"Now when a little while had elapsed after the rising of the sun, they brought them without cloak ['abá] or coat [kabá], and having [only] their vests on their breasts and their nightcaps on their heads, to the governor's palace, where it was decreed that they should be shot. Áká Seyyid Huseyn the amanuensis and Áká Seyyid Hasan his brother renounced [the Báb] as they had been commanded, and were released, and Áká Seyyid Huseyn bestowed the gems of knowledge treasured in his bosom upon such as sought for them and were worthy of them, and, according to his instructions, conveyed and carried certain secrets of the religion to those who were entitled to receive them. He [subsequently] attained to the rank of martyrdom in Teherán." (Here follows the account of the execution of the Báb and Mírzá Muhammad 'Alí, which, as it agrees substantially with that given in the present work and in other published accounts, I omit.)

        1 i.e. the Báb's last words, behests, and directions.
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        According to Subh-i-Ezel, the Báb signified his acceptance of Mírzá Muhammad 'Alí's request that he might share in the glorious martyrdom of his Master in these words:-

[one line of Persian/Arabic text]
"Verily Muhammad 'Alí [shall be] with us in Paradise."

        If these words be authentic (and there is no reason for doubting that they are) they offer a most striking analogy to one of the last utterances of Jesus Christ (Luke xxiii. 43).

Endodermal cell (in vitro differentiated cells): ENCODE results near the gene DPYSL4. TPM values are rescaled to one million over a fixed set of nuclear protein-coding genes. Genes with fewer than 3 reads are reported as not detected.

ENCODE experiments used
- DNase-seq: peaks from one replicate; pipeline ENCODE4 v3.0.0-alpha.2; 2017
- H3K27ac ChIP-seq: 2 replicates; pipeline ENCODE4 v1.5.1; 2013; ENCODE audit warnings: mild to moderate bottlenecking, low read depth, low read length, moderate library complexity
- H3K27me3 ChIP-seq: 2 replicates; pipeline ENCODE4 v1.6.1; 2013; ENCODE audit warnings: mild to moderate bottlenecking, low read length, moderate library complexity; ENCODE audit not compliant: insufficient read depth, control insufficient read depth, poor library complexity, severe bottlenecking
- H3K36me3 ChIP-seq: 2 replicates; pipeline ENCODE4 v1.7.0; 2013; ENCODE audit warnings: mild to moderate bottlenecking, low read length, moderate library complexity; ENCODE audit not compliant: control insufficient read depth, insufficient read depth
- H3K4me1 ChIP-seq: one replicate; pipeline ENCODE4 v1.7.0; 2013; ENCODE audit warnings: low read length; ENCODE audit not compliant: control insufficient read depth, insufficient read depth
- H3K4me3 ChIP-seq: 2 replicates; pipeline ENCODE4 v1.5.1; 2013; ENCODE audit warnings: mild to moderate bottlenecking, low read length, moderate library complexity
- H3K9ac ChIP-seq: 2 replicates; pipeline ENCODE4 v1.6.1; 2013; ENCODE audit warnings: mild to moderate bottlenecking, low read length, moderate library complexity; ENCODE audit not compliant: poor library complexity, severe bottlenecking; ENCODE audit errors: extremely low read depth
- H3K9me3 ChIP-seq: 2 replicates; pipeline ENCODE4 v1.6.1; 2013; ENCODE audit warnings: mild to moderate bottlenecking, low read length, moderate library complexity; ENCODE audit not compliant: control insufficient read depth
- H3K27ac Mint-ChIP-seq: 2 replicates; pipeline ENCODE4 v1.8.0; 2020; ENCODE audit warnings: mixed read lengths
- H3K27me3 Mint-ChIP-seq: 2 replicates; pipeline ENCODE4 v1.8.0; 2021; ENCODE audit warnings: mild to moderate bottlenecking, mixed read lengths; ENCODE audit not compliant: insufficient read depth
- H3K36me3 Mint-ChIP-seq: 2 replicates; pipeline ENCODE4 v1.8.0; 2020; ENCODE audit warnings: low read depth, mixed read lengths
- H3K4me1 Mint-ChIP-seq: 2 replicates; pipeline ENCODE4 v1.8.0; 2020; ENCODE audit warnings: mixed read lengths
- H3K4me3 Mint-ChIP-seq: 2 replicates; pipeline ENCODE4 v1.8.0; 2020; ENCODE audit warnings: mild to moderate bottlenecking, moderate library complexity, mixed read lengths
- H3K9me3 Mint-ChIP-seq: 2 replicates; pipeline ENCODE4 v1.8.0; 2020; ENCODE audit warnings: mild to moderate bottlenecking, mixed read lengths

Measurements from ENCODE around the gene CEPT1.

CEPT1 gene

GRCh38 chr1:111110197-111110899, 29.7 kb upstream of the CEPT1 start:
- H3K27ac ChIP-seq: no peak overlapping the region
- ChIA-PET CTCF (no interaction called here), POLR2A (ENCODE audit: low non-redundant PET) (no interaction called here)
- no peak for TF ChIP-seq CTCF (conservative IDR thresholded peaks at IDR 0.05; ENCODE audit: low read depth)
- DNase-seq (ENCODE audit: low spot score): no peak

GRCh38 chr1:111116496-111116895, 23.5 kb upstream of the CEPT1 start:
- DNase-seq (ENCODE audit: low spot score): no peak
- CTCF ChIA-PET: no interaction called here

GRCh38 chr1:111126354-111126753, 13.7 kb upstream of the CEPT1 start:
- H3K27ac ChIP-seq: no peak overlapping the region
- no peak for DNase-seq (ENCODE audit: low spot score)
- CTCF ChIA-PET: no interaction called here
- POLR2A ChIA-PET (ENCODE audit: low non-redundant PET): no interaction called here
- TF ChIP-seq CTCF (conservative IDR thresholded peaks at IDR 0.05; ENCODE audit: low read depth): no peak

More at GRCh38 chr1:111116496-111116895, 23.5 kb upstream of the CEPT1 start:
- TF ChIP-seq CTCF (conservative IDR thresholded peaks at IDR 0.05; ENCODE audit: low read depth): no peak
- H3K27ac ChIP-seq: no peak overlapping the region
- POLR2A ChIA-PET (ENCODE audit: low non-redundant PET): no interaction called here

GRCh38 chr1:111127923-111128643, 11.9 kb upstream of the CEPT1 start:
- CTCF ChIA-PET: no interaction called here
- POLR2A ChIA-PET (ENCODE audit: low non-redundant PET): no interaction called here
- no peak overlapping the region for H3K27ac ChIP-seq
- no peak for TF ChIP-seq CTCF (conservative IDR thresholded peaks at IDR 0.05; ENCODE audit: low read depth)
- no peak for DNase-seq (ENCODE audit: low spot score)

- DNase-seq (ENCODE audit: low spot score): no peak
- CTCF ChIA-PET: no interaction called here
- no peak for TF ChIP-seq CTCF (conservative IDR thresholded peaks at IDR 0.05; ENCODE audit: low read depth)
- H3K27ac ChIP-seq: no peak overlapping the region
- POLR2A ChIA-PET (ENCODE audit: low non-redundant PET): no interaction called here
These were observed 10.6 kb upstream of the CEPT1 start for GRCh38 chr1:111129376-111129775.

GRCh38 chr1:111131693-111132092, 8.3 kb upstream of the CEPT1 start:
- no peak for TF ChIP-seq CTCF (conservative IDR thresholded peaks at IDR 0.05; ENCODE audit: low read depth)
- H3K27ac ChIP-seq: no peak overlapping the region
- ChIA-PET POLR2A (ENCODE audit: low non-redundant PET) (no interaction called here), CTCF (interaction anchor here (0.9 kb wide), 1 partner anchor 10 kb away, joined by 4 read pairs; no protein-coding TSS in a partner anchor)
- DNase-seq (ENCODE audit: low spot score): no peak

Whether the narrative of the Táríkh-i-Jadíd be altogether worthy of credence or not, there seems no reason to doubt that Seyyid Huseyn recanted, not, as Kazem-Beg asserts (i. pp. 375-377), from a craven dread of death, but in accordance with the command of his master, the object of this command being the preservation of the last words and writings of the Báb. When we consider how rare was the fear of death and torture amongst the Bábís, and how readily Seyyid Huseyn himself met his fate two years later (cf. Gobineau, pp. 300-301), it seems most improbable that he of all the Bábís, he, the chosen companion, amanuensis, and intimate friend of the Báb, should exhibit so craven a fear. Amongst the Bábís, at least, no stigma of even a temporary and bitterly repented failure of courage, such as is supposed by Gobineau, lies on the memory of Seyyid Huseyn. It is at least certain that he continued to correspond with Suleymán Khán and the other Bábí chiefs after the Báb's execution. Some of these letters, wherein he alludes to Tabríz as ~~~ ('the Place of the Blow') and ~~~ ('the Place of Martyrdom'), were shewn to me by Subh-i-Ezel. From these letters and Subh-i-Ezel's statements it would appear that Seyyid Huseyn was kept in custody for at any rate some considerable portion of the two years by which he survived his master.

        Of the touching and beautiful letter written by Mírzá Muhammad 'Alí from his prison to his elder brother the text will be found at p. 992 and the translation at p. 938 of my second paper on the Bábís in the J. R. A.S.for 1889.